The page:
Thwaites: English needs greater improvement
Anastasia Cunningham, News Coordinator
ALTHOUGH THERE was a marginal two per cent increase in passes in English A in this year's Caribbean Secondary Education Certificate (CSEC) examinations, Education Minister Ronald Thwaites said significant work needs to be done to improve students' performance in the subject.
With 26,527 students sitting the subject (64 per cent of the full cohort), 66 per cent passed, compared to 64 per cent last year. However, whereas most students received an 'A' for understanding, most also received an 'E' for expression.
"This points out the need for far more reading and speaking in English, and it underscores the imperative for teachers to provide adequate opportunities for practice and feedback on students writing," Thwaites stated on Monday at a press conference at the ministry's Kingston office to outline the 2014 CSEC and Caribbean Advanced Proficiency Examination (CAPE) results.
"In light of this, in two years there will be an oral testing in English for all students."
Additionally, he said, for the new school year, 120 literacy coaches will be assigned to assist schools, particularly the weaker ones, to improve the outcomes.
"For many of our students the English language is not their first language, and although our Jamaican language is to be respected and cherished, it is not the English language, it is something different," said the minister.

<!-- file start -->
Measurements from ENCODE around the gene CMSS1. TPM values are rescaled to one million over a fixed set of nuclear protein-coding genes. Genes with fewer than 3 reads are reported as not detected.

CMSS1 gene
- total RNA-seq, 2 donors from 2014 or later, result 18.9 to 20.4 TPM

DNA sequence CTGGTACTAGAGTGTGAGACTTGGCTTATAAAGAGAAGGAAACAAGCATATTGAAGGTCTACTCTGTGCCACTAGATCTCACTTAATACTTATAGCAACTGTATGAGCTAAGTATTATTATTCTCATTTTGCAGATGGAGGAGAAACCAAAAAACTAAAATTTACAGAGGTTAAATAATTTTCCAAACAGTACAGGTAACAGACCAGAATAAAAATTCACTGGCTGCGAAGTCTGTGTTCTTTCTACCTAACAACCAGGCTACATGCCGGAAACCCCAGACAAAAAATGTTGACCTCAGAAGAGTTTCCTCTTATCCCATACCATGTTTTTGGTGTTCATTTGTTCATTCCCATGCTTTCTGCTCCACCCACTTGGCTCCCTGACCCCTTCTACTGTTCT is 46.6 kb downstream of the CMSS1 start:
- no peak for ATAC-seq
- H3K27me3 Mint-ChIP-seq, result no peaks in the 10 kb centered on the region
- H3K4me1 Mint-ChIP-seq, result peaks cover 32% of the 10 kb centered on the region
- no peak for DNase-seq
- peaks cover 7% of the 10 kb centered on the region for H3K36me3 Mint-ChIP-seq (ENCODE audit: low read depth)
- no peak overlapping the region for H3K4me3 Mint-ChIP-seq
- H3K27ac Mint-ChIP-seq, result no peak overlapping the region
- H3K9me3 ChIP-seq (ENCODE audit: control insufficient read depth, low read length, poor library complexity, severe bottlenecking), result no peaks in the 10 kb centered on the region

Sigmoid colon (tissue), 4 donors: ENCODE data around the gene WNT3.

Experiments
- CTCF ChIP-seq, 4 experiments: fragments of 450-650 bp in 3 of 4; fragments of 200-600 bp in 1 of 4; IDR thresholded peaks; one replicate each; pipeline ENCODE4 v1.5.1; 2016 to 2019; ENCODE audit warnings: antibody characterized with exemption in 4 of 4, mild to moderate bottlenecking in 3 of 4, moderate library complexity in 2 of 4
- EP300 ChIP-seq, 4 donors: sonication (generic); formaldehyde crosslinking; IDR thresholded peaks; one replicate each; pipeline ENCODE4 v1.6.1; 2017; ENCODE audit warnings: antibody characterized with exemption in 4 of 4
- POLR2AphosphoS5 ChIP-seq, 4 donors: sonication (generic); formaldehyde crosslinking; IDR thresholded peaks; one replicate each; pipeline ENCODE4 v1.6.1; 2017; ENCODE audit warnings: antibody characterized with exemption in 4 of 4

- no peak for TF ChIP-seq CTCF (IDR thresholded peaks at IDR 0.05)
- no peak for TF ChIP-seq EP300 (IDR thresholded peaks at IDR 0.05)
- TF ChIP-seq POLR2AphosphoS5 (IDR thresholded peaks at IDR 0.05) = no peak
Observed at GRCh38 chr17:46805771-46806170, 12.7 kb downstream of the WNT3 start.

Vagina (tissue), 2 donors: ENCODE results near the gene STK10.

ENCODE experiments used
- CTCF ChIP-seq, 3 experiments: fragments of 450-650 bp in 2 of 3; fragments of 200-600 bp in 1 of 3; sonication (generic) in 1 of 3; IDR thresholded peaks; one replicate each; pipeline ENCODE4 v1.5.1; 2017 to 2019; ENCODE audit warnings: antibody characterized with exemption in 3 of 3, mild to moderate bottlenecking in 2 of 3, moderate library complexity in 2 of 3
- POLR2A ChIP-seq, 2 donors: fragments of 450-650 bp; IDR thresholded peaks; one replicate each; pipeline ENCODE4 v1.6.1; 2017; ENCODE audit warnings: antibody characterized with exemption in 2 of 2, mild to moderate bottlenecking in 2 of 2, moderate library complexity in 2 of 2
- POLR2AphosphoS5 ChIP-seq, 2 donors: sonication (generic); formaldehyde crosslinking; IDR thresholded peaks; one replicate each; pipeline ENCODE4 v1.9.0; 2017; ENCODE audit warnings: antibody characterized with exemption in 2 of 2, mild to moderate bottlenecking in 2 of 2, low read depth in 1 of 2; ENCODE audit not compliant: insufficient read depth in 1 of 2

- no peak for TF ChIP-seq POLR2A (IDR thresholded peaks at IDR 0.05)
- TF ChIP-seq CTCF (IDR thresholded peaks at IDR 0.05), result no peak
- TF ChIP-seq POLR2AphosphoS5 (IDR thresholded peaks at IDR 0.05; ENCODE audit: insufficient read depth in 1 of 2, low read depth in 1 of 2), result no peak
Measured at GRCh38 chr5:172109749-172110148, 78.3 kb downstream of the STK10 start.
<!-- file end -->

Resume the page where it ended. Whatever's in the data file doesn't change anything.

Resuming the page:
"What is absolutely essential is that, by whatever means, students by grade four should have reasonable competence in the English language."
Candidates who sat this year's CSEC recorded an improvement in 14 of the 35 subject areas, with mathematics recording the highest jump of 13 per cent increase in passes over last year. The other improved subjects are: physics (nine per cent increase), additional mathematics (seven per cent increase), music, biology, chemistry, clothing and textiles, electronic document preparation and management, food and nutrition, home economics management, physical education and sports, technical drawing, and theatre arts.
Overall, the science subjects recorded the largest improvement in passes, with seven percentage points.
With the Government wasting approximately $18 million per year paying for examinations that students do not turn up for, Thwaites said plans are in place that by 2016, it will be mandatory for 100 per cent of graduating students to sit CSEC mathematics and English. It will also be mandatory, he said, for all students to have at least one marketable skill.
In the meantime, in the CAPE results, of the 38,536 entries in Unit One, 87 per cent of the students attained grades one to five, which represented a two per cent decline from last year. And of the 16,436 entries in Unit Two, 91 per cent attained grades one to five, in keeping with the same results from last year.
In the new subject, digital media, there was 100 per cent passes among the 17 students who sat the subject. CAPE candidates entered 25 subject areas.
"I want to commend teachers, students and parents for these improved results. And I salute the private-sector partners for their continued support of education. We are heading in the right direction," the minister stated.
Students are now able to view their results on the Caribbean Examination Council website and can collect their result slips from their respective schools later this week.